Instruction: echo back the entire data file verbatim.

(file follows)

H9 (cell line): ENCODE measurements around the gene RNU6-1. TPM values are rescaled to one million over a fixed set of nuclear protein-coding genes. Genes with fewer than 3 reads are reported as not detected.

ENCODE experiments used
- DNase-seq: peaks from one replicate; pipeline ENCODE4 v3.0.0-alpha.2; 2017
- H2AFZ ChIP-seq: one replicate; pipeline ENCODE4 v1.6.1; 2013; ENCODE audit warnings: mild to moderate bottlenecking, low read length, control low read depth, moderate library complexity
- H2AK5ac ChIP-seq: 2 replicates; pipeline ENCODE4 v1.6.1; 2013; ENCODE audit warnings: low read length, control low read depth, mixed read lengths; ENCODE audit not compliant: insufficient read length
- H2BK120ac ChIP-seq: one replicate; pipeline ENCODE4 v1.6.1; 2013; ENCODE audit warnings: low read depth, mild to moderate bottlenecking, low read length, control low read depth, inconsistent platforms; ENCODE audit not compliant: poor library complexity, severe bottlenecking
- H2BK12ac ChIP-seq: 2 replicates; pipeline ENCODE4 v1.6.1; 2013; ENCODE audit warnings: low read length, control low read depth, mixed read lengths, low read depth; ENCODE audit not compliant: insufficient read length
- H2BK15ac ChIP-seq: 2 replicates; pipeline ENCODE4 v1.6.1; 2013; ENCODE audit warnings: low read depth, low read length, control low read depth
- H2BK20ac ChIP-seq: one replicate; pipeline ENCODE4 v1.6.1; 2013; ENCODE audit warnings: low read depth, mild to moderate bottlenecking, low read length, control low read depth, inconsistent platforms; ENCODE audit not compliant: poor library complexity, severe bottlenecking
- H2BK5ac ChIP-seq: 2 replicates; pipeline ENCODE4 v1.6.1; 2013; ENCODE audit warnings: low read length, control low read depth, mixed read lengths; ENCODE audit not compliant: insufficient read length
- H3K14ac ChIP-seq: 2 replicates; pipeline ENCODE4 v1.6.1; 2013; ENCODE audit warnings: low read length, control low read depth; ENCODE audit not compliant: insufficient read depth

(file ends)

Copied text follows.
H9 (cell line): ENCODE measurements around the gene RNU6-1. TPM values are rescaled to one million over a fixed set of nuclear protein-coding genes. Genes with fewer than 3 reads are reported as not detected.

ENCODE experiments used
- DNase-seq: peaks from one replicate; pipeline ENCODE4 v3.0.0-alpha.2; 2017
- H2AFZ ChIP-seq: one replicate; pipeline ENCODE4 v1.6.1; 2013; ENCODE audit warnings: mild to moderate bottlenecking, low read length, control low read depth, moderate library complexity
- H2AK5ac ChIP-seq: 2 replicates; pipeline ENCODE4 v1.6.1; 2013; ENCODE audit warnings: low read length, control low read depth, mixed read lengths; ENCODE audit not compliant: insufficient read length
- H2BK120ac ChIP-seq: one replicate; pipeline ENCODE4 v1.6.1; 2013; ENCODE audit warnings: low read depth, mild to moderate bottlenecking, low read length, control low read depth, inconsistent platforms; ENCODE audit not compliant: poor library complexity, severe bottlenecking
- H2BK12ac ChIP-seq: 2 replicates; pipeline ENCODE4 v1.6.1; 2013; ENCODE audit warnings: low read length, control low read depth, mixed read lengths, low read depth; ENCODE audit not compliant: insufficient read length
- H2BK15ac ChIP-seq: 2 replicates; pipeline ENCODE4 v1.6.1; 2013; ENCODE audit warnings: low read depth, low read length, control low read depth
- H2BK20ac ChIP-seq: one replicate; pipeline ENCODE4 v1.6.1; 2013; ENCODE audit warnings: low read depth, mild to moderate bottlenecking, low read length, control low read depth, inconsistent platforms; ENCODE audit not compliant: poor library complexity, severe bottlenecking
- H2BK5ac ChIP-seq: 2 replicates; pipeline ENCODE4 v1.6.1; 2013; ENCODE audit warnings: low read length, control low read depth, mixed read lengths; ENCODE audit not compliant: insufficient read length
- H3K14ac ChIP-seq: 2 replicates; pipeline ENCODE4 v1.6.1; 2013; ENCODE audit warnings: low read length, control low read depth; ENCODE audit not compliant: insufficient read depth